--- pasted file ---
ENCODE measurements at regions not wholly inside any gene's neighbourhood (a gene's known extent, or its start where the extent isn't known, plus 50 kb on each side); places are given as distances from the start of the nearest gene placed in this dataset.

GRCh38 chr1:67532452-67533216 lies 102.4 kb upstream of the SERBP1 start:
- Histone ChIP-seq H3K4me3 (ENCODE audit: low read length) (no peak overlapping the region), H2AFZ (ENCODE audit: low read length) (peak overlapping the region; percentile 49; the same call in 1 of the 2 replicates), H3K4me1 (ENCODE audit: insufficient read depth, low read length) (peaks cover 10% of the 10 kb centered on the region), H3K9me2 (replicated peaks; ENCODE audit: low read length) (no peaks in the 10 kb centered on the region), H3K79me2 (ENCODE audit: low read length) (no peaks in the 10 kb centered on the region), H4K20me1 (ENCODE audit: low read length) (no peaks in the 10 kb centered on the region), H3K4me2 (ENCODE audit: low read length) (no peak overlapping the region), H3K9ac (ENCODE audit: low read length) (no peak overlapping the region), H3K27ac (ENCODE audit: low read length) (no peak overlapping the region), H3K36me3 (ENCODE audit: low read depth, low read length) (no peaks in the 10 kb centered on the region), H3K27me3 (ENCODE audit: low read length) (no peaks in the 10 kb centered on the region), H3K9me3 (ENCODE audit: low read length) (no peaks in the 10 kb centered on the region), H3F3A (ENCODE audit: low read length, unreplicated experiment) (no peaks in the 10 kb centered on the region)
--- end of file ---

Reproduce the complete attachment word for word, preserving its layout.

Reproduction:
ENCODE measurements at regions not wholly inside any gene's neighbourhood (a gene's known extent, or its start where the extent isn't known, plus 50 kb on each side); places are given as distances from the start of the nearest gene placed in this dataset.

GRCh38 chr1:67532452-67533216 lies 102.4 kb upstream of the SERBP1 start:
- Histone ChIP-seq H3K4me3 (ENCODE audit: low read length) (no peak overlapping the region), H2AFZ (ENCODE audit: low read length) (peak overlapping the region; percentile 49; the same call in 1 of the 2 replicates), H3K4me1 (ENCODE audit: insufficient read depth, low read length) (peaks cover 10% of the 10 kb centered on the region), H3K9me2 (replicated peaks; ENCODE audit: low read length) (no peaks in the 10 kb centered on the region), H3K79me2 (ENCODE audit: low read length) (no peaks in the 10 kb centered on the region), H4K20me1 (ENCODE audit: low read length) (no peaks in the 10 kb centered on the region), H3K4me2 (ENCODE audit: low read length) (no peak overlapping the region), H3K9ac (ENCODE audit: low read length) (no peak overlapping the region), H3K27ac (ENCODE audit: low read length) (no peak overlapping the region), H3K36me3 (ENCODE audit: low read depth, low read length) (no peaks in the 10 kb centered on the region), H3K27me3 (ENCODE audit: low read length) (no peaks in the 10 kb centered on the region), H3K9me3 (ENCODE audit: low read length) (no peaks in the 10 kb centered on the region), H3F3A (ENCODE audit: low read length, unreplicated experiment) (no peaks in the 10 kb centered on the region)